Advancing Treatments for Prostate Cancer
Physicians at The Mount Sinai Medical Center’s Department of Urology continue to innovate and expand treatment options for patients with prostate cancer.
Each week, David Samadi, MD, Chief of Robotics and Minimally Invasive Surgery, and his surgical team perform robotic-assisted laparoscopic prostatectomies (RALP) on patients with localized prostate cancer. Using his own technique called the Samadi Modified Advanced Robotic Technique (SMART), Dr. Samadi, Vice Chair of the Department of Urology, is able to perform the RALP procedure in less than two hours, with a 24-hour hospital stay and no blood transfusions.
The unique, endopelvic fascia-sparing SMART technique removes the entire prostate, seminal vesicles and lymph nodes. It yields continence rates of 96 percent, and potency rates of 79 percent in preoperatively functional men, according to a report that Dr. Samadi recently published in the Journal of Endourology. In September 2011, Dr. Samadi and his team performed their 2,000th procedure at Mount Sinai.
Dr. Samadi attributes this success rate to his dedicated surgical team, the support of Mount Sinai Hospital, state-of-the-art technology, and to his own expertise in oncology, and open, laparoscopic and robotic surgery. He says there have been no major complications following his surgeries; none of his patients has returned to the operating room, and none has had rectal perforation. In complicated prostate cases, Dr. Samadi works very closely with general surgeons.
"Our patients come to Mount Sinai from all over the world," says Dr. Samadi. "We have a very high rate of satisfaction. Only 5 percent to 10 percent of patients have radiation after surgery." He adds that caring for patients is a critical part of the equation. "The journey has to be seamless. We are there guiding our patients from the beginning. They choose this procedure because it is associated with less pain, less blood loss, improved cosmesis, and a quicker return to daily life."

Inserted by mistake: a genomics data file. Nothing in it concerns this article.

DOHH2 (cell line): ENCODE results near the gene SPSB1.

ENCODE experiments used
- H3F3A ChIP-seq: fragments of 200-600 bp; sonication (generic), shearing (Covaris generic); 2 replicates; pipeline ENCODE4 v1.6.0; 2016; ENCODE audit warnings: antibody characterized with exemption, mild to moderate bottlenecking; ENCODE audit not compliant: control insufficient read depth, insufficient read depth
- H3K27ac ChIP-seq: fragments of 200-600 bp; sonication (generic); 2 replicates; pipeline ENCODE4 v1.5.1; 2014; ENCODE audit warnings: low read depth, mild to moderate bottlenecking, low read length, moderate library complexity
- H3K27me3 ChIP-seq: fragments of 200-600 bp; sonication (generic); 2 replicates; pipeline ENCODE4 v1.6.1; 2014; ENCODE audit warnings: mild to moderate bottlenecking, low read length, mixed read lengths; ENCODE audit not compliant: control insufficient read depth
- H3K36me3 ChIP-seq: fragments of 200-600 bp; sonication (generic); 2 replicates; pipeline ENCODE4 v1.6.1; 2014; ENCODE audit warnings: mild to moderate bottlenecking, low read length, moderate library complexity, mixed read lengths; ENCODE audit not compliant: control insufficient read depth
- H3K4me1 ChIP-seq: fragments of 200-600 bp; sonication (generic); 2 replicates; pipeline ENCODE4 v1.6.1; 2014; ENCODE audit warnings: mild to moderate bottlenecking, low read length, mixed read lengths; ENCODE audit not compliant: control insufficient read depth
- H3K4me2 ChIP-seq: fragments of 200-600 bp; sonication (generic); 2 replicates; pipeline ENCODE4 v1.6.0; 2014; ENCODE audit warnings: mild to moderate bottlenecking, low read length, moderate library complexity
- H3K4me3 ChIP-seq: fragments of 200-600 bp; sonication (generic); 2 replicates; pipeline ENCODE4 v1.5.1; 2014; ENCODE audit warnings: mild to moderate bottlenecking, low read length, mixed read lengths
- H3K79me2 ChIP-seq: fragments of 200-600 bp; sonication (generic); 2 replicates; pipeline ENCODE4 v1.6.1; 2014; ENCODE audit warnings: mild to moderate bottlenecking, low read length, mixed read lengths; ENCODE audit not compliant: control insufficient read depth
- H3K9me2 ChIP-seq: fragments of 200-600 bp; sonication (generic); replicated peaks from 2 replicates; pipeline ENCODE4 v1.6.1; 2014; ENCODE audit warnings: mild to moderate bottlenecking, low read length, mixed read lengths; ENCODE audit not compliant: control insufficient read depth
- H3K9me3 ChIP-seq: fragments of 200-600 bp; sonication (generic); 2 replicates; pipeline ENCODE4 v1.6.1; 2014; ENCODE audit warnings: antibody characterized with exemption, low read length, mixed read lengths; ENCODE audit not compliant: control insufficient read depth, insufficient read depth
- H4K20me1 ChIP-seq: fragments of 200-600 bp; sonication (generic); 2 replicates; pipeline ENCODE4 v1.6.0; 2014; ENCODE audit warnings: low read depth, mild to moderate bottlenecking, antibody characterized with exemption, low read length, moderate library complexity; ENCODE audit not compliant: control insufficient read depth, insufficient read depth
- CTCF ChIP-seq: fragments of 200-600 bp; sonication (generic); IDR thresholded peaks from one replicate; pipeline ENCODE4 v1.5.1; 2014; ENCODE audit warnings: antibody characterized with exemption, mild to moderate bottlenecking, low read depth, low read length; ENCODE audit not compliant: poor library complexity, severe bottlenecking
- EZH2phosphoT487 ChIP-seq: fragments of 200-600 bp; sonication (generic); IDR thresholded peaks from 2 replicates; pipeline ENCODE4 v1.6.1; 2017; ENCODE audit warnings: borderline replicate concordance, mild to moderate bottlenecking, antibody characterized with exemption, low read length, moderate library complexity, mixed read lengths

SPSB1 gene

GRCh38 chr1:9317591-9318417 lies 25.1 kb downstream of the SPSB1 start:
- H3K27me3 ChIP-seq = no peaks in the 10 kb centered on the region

During RALP, Dr. Samadi operates a console with two controls that allow him to use a robotic interface to manipulate instruments that are inside the patient. The movement of the instruments mimics the flexibility of a human wrist, and the 3-D surgical field provides him with the same depth as if he were looking directly at the image.
The success of RALP has driven demand for the procedure—from 9,000 robotic prostatectomies in the United States in 2004, to more than 66,000 in 2009, making it the most popular surgery for localized prostate cancer.
New Drugs for Late-Stage Prostate Cancer
The U.S. Food and Drug Administration recently approved three new treatments that prolong the lives of patients with late-stage prostate cancer. Simon J. Hall, MD, Chair of Mount Sinai’s Department of Urology, served as a lead investigator for one of the treatments, Provenge® (sipuleucel), a vaccine that uses a patient’s dendritic cells to generate an immune response that fights the cancer.
Dr. Hall and his researchers at Mount Sinai participated in five clinical trials, and co-authored two peer-reviewed articles on Provenge®, a form of active cellular immunotherapy, and the first treatment of its kind approved in the United States. He says Provenge® has little toxicity and is routinely well tolerated by patients.
Two other new therapies available to patients with late-stage prostate cancer are Jevtana®, a microtubule inhibitor used in combination with prednisone that is delivered intravenously and prevents the growth and division of cancer cells, and abiraterone acetate, a pill that decreases the production of testosterone, which stimulates prostate cancer cell growth. All three treatments can be used sequentially.
"Things have changed for the better for patients with fatal prostate cancer," says Dr. Hall. "While these treatments aren’t a cure, we want to be able to tell patients there is something we can do to help."
Making Informed Decisions
Roughly one man in six will be diagnosed with prostate cancer during his lifetime, and one man in 36 will die of the disease, making it the second leading cause of cancer death in American men after lung cancer, according to the American Cancer Society. Patients face several treatment options and often find it difficult to choose whether to have surgery, external beam radiation, radioactive seed implantation, or active surveillance. Michael Diefenbach, PhD, Associate Professor of Urology, and Oncological Sciences, is the principal investigator and developer of the Prostate Interactive Education System (PIES), a Web-based patient education and decision software that also is available on CD ROM. The software features interviews with Mount Sinai’s prostate cancer specialists who provide answers to frequently asked questions on all recommended treatment options. Users can also enter virtual support groups to hear from patients who have undergone the procedures. A special section in the program is available to address concerns of spouses and partners.
Dr. Diefenbach says patients have reacted favorably to the PIES program. "They rated the information in the program as highly helpful, felt more confident about their treatment decision, and felt the information they received was emotionally reassuring," he says.